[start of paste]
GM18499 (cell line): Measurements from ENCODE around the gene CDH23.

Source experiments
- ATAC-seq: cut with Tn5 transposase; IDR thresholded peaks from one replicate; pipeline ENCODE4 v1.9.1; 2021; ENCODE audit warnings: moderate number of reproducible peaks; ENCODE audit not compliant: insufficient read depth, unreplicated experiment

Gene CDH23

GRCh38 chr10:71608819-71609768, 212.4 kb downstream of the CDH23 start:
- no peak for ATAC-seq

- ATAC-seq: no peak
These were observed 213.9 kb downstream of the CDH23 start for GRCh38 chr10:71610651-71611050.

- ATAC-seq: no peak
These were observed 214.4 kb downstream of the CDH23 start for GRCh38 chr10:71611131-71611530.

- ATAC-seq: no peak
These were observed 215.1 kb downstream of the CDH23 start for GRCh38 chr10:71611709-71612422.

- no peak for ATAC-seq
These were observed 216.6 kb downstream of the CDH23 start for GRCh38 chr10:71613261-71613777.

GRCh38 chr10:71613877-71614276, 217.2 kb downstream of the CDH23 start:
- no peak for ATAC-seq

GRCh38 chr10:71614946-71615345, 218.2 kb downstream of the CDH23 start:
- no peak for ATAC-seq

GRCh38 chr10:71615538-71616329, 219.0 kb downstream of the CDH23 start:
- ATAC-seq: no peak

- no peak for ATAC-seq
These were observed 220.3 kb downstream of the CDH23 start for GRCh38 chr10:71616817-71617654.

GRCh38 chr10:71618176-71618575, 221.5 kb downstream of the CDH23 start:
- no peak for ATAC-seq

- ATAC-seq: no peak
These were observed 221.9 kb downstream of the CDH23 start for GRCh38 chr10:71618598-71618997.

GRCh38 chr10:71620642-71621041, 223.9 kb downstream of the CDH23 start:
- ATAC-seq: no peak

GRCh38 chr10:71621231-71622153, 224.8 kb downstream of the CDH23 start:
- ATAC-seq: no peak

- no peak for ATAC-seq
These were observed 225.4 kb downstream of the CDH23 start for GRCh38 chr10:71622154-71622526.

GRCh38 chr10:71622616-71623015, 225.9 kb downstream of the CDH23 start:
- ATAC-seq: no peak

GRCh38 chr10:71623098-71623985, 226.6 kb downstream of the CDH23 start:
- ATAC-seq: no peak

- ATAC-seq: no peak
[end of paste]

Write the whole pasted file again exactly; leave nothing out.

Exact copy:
GM18499 (cell line): Measurements from ENCODE around the gene CDH23.

Source experiments
- ATAC-seq: cut with Tn5 transposase; IDR thresholded peaks from one replicate; pipeline ENCODE4 v1.9.1; 2021; ENCODE audit warnings: moderate number of reproducible peaks; ENCODE audit not compliant: insufficient read depth, unreplicated experiment

Gene CDH23

GRCh38 chr10:71608819-71609768, 212.4 kb downstream of the CDH23 start:
- no peak for ATAC-seq

- ATAC-seq: no peak
These were observed 213.9 kb downstream of the CDH23 start for GRCh38 chr10:71610651-71611050.

- ATAC-seq: no peak
These were observed 214.4 kb downstream of the CDH23 start for GRCh38 chr10:71611131-71611530.

- ATAC-seq: no peak
These were observed 215.1 kb downstream of the CDH23 start for GRCh38 chr10:71611709-71612422.

- no peak for ATAC-seq
These were observed 216.6 kb downstream of the CDH23 start for GRCh38 chr10:71613261-71613777.

GRCh38 chr10:71613877-71614276, 217.2 kb downstream of the CDH23 start:
- no peak for ATAC-seq

GRCh38 chr10:71614946-71615345, 218.2 kb downstream of the CDH23 start:
- no peak for ATAC-seq

GRCh38 chr10:71615538-71616329, 219.0 kb downstream of the CDH23 start:
- ATAC-seq: no peak

- no peak for ATAC-seq
These were observed 220.3 kb downstream of the CDH23 start for GRCh38 chr10:71616817-71617654.

GRCh38 chr10:71618176-71618575, 221.5 kb downstream of the CDH23 start:
- no peak for ATAC-seq

- ATAC-seq: no peak
These were observed 221.9 kb downstream of the CDH23 start for GRCh38 chr10:71618598-71618997.

GRCh38 chr10:71620642-71621041, 223.9 kb downstream of the CDH23 start:
- ATAC-seq: no peak

GRCh38 chr10:71621231-71622153, 224.8 kb downstream of the CDH23 start:
- ATAC-seq: no peak

- no peak for ATAC-seq
These were observed 225.4 kb downstream of the CDH23 start for GRCh38 chr10:71622154-71622526.

GRCh38 chr10:71622616-71623015, 225.9 kb downstream of the CDH23 start:
- ATAC-seq: no peak

GRCh38 chr10:71623098-71623985, 226.6 kb downstream of the CDH23 start:
- ATAC-seq: no peak

- ATAC-seq: no peak